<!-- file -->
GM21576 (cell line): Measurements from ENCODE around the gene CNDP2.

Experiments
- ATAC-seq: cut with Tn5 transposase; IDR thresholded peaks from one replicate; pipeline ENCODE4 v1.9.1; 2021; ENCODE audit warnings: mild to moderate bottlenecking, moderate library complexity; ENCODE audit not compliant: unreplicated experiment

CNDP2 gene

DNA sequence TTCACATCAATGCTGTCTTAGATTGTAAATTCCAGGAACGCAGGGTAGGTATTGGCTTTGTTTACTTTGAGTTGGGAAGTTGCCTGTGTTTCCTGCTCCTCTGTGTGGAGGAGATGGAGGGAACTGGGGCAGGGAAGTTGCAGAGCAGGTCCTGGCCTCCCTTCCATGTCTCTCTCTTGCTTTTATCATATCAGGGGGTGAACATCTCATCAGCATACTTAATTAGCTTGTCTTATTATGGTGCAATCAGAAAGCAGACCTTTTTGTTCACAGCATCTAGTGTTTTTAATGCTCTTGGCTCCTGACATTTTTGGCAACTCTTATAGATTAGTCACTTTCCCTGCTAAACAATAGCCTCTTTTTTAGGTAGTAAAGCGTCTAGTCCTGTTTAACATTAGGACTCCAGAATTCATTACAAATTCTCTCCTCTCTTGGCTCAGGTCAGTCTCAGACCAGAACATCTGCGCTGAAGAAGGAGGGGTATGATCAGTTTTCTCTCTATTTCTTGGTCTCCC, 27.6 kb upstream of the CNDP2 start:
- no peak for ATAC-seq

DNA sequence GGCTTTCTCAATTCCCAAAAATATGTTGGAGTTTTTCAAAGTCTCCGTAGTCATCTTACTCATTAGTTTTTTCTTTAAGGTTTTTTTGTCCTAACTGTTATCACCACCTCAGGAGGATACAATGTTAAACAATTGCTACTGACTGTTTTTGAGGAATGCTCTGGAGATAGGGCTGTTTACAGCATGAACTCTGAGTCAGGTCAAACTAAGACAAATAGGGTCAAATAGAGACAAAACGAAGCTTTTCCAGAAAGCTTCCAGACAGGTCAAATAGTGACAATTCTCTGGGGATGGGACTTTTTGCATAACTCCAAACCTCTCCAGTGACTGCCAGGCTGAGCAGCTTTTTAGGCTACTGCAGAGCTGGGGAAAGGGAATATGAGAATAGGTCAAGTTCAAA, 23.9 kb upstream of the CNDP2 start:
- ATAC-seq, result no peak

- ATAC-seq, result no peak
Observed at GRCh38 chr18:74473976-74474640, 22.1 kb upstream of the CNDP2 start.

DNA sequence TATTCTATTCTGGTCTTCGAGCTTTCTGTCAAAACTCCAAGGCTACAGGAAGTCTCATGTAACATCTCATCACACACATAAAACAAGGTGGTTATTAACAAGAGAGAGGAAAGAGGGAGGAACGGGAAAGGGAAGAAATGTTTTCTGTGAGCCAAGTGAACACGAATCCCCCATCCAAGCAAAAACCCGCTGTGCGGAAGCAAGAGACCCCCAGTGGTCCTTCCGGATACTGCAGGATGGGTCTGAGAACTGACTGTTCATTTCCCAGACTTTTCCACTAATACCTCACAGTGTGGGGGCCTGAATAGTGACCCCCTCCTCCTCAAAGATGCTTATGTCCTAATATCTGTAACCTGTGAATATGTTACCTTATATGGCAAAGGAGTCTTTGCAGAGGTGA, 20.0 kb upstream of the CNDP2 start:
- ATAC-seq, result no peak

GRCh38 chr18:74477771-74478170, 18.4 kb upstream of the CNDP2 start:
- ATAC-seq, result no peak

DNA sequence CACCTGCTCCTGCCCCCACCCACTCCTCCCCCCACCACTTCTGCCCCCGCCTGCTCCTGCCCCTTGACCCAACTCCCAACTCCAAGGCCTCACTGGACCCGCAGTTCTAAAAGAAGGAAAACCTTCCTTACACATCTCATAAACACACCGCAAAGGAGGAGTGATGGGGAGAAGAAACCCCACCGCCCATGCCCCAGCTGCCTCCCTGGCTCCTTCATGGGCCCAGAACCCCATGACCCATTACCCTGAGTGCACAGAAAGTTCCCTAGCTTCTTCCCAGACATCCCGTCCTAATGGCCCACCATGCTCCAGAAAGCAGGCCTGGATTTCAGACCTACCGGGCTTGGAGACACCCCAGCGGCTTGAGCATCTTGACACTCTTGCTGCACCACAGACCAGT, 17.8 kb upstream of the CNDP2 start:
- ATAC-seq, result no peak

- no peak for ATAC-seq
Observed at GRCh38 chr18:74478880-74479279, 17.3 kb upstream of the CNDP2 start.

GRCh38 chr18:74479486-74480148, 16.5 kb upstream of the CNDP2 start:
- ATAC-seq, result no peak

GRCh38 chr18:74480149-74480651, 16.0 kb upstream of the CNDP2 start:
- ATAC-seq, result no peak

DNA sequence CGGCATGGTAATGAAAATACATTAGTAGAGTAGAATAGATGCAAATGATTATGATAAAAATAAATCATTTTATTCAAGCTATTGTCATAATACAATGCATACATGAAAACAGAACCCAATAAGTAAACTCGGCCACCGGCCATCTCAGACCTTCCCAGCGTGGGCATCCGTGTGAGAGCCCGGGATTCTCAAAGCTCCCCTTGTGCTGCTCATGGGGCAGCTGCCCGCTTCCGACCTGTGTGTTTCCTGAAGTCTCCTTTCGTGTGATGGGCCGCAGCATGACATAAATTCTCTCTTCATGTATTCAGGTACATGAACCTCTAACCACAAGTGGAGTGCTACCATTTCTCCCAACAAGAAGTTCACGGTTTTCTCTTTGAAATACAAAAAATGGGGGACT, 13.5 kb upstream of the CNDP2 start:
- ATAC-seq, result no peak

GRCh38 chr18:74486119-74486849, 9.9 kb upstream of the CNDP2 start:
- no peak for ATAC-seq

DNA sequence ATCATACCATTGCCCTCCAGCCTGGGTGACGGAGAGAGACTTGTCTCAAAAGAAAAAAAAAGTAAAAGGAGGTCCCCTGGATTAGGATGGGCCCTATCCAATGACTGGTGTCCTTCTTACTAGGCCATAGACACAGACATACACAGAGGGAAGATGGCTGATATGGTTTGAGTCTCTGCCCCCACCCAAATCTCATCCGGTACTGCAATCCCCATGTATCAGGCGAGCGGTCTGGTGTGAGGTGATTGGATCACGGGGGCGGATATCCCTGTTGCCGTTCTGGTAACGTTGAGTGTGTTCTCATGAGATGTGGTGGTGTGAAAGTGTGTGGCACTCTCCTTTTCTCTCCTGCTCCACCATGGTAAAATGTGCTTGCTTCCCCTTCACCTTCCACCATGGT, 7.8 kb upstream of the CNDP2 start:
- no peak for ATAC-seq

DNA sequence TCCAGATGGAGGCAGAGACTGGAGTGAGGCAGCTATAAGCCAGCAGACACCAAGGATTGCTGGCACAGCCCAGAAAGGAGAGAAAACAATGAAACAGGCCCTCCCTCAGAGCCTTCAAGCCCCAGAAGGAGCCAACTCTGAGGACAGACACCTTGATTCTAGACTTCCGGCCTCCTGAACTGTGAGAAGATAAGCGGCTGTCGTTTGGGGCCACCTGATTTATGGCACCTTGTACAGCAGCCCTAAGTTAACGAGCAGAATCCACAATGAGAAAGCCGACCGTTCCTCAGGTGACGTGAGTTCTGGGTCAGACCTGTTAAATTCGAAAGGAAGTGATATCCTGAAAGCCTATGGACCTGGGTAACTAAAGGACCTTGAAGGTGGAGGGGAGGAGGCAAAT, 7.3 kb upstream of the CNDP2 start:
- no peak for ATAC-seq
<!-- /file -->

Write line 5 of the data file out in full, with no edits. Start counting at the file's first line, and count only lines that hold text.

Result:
DNA sequence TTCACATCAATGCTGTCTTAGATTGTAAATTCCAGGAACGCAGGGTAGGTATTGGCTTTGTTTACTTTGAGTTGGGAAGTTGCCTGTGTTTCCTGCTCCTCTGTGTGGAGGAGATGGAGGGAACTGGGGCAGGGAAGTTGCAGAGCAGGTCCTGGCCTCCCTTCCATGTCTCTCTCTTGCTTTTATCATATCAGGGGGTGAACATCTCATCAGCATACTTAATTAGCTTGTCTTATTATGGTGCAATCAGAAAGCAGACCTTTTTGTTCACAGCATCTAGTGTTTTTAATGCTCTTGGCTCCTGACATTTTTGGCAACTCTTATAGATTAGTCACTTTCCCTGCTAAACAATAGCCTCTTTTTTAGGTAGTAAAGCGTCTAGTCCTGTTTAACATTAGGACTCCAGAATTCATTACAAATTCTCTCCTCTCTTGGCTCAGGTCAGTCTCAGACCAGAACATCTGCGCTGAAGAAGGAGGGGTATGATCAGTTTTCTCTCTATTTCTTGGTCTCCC, 27.6 kb upstream of the CNDP2 start: